The Roma/Sinti people, or “Gypsies” as they are commonly called, left their native India circa 1000. Since their arrival in Europe in the 1300s, they have faced discrimination and prejudice. In Romanes (the language spoken by Roma) the Holocaust is called Porrajmos, which means "the Great Devouring.” Approximately 60% of Europe’s Roma/Sinti were murdered under the Third Reich.

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I was born lucky--the wish of every Romani mother for her child. For seven years I lived with my people in a traditional manner. My mother and grandmother and my aunts told fortunes, so we had a stable family income. We children each had jobs supporting our family business.

In the evenings my grandmother, Jenneroze, shared family stories with us. They were always in Romanes, our spoken language. My favorites were the ones she told about herself. She was a hero, not only to me, but to all the Sinti. She was a drabarni, a wise woman, a healer and leader of her large family.

Life has always been hard for Roma/Sinti in Europe. Even today prejudice and oppression follow us throughout the continent. When the Nazis took power spreading their domination in Europe, Jenneroze began to plan a safety route for her family. No countries were accepting ‘Gypsy’ refugees. In 1936-37 Jenneroze purchased Italian citizenship for as many family members as she could with pooled family gold. (Gold was the only currency my people used.) Our family entered the U.S. as refugee “Italians.”

One year later, 18 children of my family still in Europe were stolen for Nazi research and put into an orphanage. All the Sinti children including my cousins were deported to Auschwitz and murdered in the gas chambers on August 2, 1944.

When I was young, stories like these always scared me, but I was miles and years away - these things happened before I was born.

When I was seven, my world changed. Authorities of the State of New York came into my community and removed Gypsy children from their homes. They wanted Gypsy children to assimilate. Similar actions had been taken with Native American children. I was first taken to a Catholic orphanage where I was forbidden to speak my language and my name was changed. Everything was intended to make us forget Romanipe, our Gypsy life and become gaje, non-Roma.

Our people tried many things to get us back. Jenneroze tracked us down several times, only to be arrested and charged with kidnapping. My parents left the community with plans to get jobs and become gaje so that they would be allowed to care for us. Of course nothing worked. My grandmother died of a broken heart.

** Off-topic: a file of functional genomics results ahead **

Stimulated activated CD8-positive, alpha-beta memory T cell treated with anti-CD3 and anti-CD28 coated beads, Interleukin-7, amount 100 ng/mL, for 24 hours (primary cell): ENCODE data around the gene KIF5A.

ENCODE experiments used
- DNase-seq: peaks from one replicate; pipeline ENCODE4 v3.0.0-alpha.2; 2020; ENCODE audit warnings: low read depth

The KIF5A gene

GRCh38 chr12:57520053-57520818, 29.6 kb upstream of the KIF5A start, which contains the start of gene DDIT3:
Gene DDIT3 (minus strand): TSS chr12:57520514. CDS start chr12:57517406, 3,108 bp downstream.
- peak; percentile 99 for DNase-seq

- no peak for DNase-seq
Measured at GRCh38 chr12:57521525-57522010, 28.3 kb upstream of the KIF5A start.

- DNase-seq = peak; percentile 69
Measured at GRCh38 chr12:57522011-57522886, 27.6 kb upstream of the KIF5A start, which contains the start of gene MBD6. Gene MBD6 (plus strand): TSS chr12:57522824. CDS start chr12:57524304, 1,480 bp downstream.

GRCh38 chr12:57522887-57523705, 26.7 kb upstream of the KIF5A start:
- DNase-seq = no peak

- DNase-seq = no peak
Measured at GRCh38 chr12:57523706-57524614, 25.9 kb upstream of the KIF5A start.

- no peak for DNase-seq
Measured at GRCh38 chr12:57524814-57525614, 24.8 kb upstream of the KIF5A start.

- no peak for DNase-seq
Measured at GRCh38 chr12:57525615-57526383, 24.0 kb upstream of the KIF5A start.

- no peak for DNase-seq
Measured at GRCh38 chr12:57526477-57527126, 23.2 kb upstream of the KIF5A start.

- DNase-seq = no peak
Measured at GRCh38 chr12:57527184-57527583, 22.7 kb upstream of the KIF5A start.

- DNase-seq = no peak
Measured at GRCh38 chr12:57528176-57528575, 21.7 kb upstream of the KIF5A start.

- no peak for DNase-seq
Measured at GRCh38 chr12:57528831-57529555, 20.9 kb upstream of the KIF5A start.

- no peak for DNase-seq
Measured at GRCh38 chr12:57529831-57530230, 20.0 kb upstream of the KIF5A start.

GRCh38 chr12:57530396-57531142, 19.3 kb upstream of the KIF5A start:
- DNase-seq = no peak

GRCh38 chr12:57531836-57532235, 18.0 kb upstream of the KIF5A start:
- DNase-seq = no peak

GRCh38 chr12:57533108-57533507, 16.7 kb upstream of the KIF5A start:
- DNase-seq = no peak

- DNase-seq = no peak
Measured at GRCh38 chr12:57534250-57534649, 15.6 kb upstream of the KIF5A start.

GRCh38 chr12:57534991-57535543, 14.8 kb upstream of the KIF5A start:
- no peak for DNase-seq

I dreamed many times of returning to my community, but my grandmother was dead and my parents were gone. I spent the next 11 years as a ward of New York State. I lived in institutions and foster homes, some good, some unbearable. I never heard Romanes.

In the beginning my brother and I would hide and speak to each other in our language, but we were punished severely and eventually we stopped out of fear. As the years passed and I became an adult I often looked for my family. I had several tips on my father, sister and mother. One day when I was in my early forties I was crossing a street in downtown Denver. At that moment my luck returned. As I passed a woman in the crosswalk I turned to have another look at her and noticed that she had done the same. We both crossed back and she said to me, “Let’s go have a cup of coffee. I think I am your mother.” She was. That was the happiest day of my life.

In Romanipe, a mother whispers a secret name to her newborn which is the name for luck to use. No one knows that name except the mother, the child and luck. I heard my lucky name on that day.

I live in the Pacific Northwest and love Seattle. People are supportive and interested in learning about the Roma/Sinti. I have met many Roma who are estranged from their culture either because of programs similar to the one I was subjected to or because of the racism and prejudice Gypsies experience.

I am a founder of Lolo Diklo/Red Bandanna: Roma Against Racism. We are involved with making people aware of the real lives and history of the Roma/Sinti people. I am proud to be Gypsy.